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Secco Italian Bubbles by Charles Smith Moscato 2013

Muscat from Veneto, Italy
    5% ABV
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    Currently Unavailable $11.79
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    5% ABV

    Winemaker Notes

    White peach, lychee and jasmine in the aroma and on the palate. This wine is so flavorful, one glass is never enough!

    Critical Acclaim

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    Secco Italian Bubbles by Charles Smith

    Secco Italian Bubbles by Charles Smith

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    Secco Italian Bubbles by Charles Smith, Veneto, Italy
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    Grower-driven, vintage-dated, pure and fresh, Secco Italian Bubbles denes the "dolce vita." Growing up in Rome, Italy, Ginevra and Olivia Casa always had an infatuation for Prosecco. In 2010, after the change in laws pertaining to Prosecco production, the Casa sisters jumped on the opportunity to champion both the noble varietals and the growers of Chardonnay and created a new category of sparkling wine called Secco Italian Bubbles. Enter Charles Smith, Washington state’s rock star winemaker and fellow lover of Prosecco. "Who can resist a big fat glass of cold Italian bubbles?" said Smith. This year, Charles and the Casa sisters decided to enhance the portfolio and add Moscato and Manzoni Moscato to the current Secco lineup of Bianco and Rose. As Ginevra Casa advises, "Drink Secco to celebrate everyday life!"

    A large and diverse wine region in northeastern Italy, the Veneto is home to a vast array of different styles of wine.

    The sub-region of Valpolicella (meaning “valley of cellars” in Italian) is a series of north to south valleys and is the source of Veneto’s best red wine with the same name. Valpolicella—the wine—is juicy, spicy, tart and packed full of red cherry flavors. Corvina makes up the backbone of the blend with Rondinella, Molinara, Croatina and others playing supporting roles. Recioto and Amarone follow the same blending patterns but are made from grapes left to dry for a few months before pressing, resulting in wines that are intense, full-bodied, heady and often, quite cerebral.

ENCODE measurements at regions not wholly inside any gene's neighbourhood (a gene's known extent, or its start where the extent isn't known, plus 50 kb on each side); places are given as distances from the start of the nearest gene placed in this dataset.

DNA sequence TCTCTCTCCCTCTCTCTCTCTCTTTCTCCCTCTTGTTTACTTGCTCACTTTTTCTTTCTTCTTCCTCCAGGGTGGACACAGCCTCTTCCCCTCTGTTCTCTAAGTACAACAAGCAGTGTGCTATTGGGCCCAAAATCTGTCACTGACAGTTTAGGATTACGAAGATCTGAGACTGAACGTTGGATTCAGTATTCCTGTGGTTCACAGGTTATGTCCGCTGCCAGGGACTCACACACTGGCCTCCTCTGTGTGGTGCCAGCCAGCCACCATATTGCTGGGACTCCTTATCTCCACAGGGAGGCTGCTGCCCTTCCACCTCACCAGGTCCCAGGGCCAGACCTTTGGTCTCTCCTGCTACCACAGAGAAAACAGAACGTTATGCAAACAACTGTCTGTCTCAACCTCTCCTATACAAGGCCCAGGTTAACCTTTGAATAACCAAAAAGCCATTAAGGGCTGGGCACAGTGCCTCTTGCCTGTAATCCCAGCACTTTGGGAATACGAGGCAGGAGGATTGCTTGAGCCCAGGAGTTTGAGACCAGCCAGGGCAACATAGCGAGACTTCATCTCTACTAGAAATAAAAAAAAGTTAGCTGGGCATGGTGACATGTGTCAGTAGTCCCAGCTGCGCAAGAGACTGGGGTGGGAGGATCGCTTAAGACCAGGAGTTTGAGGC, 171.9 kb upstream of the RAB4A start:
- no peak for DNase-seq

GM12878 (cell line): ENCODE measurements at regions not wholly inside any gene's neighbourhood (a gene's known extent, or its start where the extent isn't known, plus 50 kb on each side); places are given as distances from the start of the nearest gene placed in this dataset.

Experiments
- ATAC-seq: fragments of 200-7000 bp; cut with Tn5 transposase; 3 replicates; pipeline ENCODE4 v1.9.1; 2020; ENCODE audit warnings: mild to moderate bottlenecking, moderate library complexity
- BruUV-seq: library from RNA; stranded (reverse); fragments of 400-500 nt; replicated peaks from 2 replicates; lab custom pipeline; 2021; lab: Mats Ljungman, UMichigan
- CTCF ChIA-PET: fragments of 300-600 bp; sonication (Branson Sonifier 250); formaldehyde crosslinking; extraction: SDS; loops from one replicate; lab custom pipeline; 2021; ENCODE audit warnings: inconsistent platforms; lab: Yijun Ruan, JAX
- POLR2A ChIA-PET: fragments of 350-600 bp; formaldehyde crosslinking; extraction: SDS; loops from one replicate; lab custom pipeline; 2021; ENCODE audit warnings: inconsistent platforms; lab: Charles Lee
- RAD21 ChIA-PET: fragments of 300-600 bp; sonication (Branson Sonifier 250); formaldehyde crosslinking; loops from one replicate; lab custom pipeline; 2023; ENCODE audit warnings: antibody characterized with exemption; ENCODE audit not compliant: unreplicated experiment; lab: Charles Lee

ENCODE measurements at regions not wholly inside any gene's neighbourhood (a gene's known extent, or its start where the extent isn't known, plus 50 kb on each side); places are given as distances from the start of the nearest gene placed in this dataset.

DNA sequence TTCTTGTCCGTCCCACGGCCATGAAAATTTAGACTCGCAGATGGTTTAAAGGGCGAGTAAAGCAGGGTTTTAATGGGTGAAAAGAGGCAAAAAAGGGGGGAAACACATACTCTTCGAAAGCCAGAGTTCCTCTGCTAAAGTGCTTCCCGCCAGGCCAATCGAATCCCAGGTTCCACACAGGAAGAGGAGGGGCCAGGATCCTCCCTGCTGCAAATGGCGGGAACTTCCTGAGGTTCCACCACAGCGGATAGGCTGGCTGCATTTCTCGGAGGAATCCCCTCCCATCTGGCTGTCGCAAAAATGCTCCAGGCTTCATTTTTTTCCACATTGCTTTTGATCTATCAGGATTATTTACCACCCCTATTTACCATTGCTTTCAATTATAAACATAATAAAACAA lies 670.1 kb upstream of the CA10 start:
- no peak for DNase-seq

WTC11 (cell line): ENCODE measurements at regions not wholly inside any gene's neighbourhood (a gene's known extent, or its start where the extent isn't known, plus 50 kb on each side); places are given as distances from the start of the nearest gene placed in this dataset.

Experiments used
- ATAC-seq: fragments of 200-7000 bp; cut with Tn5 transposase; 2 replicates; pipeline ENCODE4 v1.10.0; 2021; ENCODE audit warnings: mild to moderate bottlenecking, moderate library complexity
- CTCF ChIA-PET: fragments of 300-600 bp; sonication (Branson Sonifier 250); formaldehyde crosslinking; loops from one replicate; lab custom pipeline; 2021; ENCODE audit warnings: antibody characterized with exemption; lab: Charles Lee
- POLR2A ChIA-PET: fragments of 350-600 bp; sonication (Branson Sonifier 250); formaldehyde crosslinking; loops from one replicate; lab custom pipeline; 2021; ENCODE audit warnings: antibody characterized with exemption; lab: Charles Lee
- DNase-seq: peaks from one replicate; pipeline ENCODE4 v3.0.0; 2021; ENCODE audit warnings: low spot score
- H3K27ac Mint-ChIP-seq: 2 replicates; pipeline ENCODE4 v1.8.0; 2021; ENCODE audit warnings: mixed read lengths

Soave, based on the indigenous Garganega grape, is the famous white here—made ultra popular in the 1970s at a time when quantity was more important than quality. Today one can find great values on whites from Soave, making it a perfect choice as an everyday sipper! But the more recent local, increased focus on low yields and high quality winemaking in the original Soave zone, now called Soave Classico, gives the real gems of the area. A fine Soave Classico will exhibit a round palate full of flavors such as ripe pear, apricot, or yellow peach, have smoky and exotic aromas and a sapid, fresh, mineral-driven finish.

    Much of Italy’s Pinot Grigio hails from the Veneto, where the crisp and refreshing style is easy to maintain; the ultra-popular sparkling wine, Prosecco, comes from here as well.

    Alluringly aromatic and delightful, Muscat never takes itself too seriously. Muscat is actually an umbrella name for a diverse set of grapes, some of which are genetically related and some of which, are not. The two most important versions are the noble, Muscat blanc à Petits Grains, making wines of considerable quality and Muscat of Alexandria, thought to be a progeny of the former. Both are grown throughout the world and can be made in a wide range of styles from dry to sweet, still to sparkling and even fortified. It is well known in Italy's Piedmont region for Moscato d’Asti, a slightly sparkling, semi-sweet, refreshing wine that is low in alcohol. On the Iberian peninsula, it goes by Moscatel, not to be confused with Bordeaux's Muscadelle, which is acutally unrelated.

    In the Glass

    Muscat wines possess marked aromatics and flavors of peach, pear, Meyer lemon, orange, orange blossom, rose petal, jasmine, honeysuckle or lychee, often with a hint of sweet spice.

    Perfect Pairings

    Thanks to its naturally low alcohol levels, Muscat is a perfect match for spicy Asian cuisine, especially when the wine has a little bit of residual sugar. Off-dry Muscat can work well with lighter desserts like key lime pie and lemon meringue, while fully sweet Muscat-based dessert wines are enjoyable after dinner with an assortment of cheeses.

    Sommelier Secret

    Muscat is one of the oldest known grape varieties, dating as far back as the days of the ancient Greeks and Romans. Pliny the Elder wrote in the 13th century of a sweet, perfumed grape variety so attractive to bees that he referred to it as uva apiana, or “grape of the bees.” Most likely, he was describing one of the Muscat varieties.

    MSKJMT013_2013 Item# 131173